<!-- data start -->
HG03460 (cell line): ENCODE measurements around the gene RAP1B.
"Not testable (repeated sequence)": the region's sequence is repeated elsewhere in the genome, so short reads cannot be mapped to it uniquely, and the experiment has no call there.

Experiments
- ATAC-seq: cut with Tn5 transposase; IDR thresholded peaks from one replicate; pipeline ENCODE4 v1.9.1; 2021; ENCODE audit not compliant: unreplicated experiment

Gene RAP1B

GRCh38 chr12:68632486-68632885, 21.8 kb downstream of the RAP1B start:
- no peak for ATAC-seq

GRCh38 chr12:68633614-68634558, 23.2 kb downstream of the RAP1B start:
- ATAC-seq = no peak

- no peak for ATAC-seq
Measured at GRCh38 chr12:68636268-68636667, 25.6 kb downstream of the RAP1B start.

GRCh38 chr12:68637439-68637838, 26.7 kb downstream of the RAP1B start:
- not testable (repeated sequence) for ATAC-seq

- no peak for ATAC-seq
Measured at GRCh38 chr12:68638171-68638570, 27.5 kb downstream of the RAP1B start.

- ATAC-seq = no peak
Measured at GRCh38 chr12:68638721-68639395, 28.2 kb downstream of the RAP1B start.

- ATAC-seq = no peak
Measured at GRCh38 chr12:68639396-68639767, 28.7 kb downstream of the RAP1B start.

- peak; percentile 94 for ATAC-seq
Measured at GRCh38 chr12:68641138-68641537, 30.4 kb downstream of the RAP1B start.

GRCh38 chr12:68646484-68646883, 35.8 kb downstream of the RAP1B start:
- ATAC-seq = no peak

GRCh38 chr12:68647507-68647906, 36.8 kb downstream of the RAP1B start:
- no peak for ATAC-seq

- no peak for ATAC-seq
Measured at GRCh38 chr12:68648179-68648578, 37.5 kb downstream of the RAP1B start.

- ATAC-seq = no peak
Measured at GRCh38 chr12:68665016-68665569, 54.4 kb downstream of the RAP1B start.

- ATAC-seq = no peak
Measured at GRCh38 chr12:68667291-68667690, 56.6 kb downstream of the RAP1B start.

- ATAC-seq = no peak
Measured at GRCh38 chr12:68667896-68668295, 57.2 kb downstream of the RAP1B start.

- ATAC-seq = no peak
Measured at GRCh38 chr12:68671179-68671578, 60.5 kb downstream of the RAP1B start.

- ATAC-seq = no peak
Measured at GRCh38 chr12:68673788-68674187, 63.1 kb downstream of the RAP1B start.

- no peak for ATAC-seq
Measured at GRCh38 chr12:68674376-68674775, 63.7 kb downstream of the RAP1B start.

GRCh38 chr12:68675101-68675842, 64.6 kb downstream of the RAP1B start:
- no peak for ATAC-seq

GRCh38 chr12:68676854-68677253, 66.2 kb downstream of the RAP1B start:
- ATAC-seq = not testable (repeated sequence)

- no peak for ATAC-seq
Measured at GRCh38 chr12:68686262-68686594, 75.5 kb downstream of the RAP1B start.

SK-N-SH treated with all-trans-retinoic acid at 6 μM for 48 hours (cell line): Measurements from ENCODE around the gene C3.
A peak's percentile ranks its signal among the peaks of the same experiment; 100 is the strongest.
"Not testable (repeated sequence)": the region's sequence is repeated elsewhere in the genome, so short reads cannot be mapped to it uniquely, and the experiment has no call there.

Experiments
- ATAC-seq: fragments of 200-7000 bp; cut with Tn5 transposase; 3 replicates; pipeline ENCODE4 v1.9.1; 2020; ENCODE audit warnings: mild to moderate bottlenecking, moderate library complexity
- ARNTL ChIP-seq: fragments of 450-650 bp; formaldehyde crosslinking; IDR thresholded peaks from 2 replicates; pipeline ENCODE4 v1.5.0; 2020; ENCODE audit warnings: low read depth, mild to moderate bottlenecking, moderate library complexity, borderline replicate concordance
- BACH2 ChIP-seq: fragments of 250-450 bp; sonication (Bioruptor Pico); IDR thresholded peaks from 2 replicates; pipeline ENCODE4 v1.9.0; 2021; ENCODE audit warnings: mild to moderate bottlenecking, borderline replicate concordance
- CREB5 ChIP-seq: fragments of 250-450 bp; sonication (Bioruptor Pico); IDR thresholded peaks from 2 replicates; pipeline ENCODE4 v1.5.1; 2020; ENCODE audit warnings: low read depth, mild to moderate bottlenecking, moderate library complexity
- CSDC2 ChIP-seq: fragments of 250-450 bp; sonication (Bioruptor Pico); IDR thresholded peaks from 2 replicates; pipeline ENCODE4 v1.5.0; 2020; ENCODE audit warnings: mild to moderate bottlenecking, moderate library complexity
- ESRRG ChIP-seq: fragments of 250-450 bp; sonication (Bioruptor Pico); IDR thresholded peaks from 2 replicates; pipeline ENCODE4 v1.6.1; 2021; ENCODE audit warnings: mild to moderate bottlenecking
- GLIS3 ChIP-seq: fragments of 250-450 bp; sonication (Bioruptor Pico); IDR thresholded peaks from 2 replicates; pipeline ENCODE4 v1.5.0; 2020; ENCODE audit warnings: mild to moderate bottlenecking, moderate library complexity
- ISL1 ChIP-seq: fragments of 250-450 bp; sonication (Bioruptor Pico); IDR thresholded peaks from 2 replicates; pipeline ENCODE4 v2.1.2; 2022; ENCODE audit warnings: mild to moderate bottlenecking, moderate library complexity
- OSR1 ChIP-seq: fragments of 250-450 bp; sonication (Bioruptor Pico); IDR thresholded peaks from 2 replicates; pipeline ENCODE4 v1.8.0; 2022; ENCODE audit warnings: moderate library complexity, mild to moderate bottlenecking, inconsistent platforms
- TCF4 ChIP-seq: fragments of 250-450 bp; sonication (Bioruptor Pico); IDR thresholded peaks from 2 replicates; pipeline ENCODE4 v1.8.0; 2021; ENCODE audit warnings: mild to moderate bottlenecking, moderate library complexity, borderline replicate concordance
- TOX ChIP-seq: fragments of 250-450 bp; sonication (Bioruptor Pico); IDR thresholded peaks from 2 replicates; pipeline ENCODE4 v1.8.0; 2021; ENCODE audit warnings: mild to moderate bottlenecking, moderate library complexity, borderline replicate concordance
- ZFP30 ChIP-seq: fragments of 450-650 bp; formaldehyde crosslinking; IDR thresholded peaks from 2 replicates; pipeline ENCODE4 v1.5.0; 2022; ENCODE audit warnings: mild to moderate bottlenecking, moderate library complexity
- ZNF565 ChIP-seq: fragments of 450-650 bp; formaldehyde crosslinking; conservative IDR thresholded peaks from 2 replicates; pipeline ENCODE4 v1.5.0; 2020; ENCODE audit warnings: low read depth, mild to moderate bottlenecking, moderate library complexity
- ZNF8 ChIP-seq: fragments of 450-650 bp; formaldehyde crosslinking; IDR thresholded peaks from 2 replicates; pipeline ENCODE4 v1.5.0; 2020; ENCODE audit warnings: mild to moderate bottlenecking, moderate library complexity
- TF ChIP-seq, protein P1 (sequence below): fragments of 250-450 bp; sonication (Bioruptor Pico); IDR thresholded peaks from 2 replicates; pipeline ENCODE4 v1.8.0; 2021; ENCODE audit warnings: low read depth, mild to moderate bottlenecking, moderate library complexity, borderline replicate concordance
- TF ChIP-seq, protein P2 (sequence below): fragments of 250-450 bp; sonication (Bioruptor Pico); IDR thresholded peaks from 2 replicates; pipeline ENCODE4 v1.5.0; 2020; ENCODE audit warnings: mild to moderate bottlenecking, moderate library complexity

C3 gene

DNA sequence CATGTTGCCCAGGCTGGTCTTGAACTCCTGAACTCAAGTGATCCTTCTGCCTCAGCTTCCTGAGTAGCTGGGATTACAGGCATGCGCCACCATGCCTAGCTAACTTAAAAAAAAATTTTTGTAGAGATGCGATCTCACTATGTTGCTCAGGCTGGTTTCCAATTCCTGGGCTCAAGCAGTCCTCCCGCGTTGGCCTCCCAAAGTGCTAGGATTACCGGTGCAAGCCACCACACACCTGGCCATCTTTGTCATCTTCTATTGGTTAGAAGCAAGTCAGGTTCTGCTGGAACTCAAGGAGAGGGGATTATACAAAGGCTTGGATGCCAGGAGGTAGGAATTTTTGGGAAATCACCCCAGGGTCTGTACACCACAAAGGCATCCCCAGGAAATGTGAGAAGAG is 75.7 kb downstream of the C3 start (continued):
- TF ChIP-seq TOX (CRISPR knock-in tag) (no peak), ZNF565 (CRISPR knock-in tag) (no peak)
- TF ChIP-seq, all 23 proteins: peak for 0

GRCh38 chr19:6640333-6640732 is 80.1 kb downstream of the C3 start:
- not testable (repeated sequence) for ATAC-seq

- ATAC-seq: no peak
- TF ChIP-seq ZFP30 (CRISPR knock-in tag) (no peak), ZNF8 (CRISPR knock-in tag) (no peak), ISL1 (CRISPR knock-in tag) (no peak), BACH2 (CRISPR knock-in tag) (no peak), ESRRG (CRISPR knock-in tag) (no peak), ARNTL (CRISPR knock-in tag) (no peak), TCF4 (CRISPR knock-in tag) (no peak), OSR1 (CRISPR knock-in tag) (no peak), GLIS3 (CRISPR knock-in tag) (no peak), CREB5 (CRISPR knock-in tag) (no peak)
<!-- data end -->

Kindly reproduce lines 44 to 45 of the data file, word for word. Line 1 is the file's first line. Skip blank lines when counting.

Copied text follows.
- no peak for ATAC-seq
Measured at GRCh38 chr12:68686262-68686594, 75.5 kb downstream of the RAP1B start.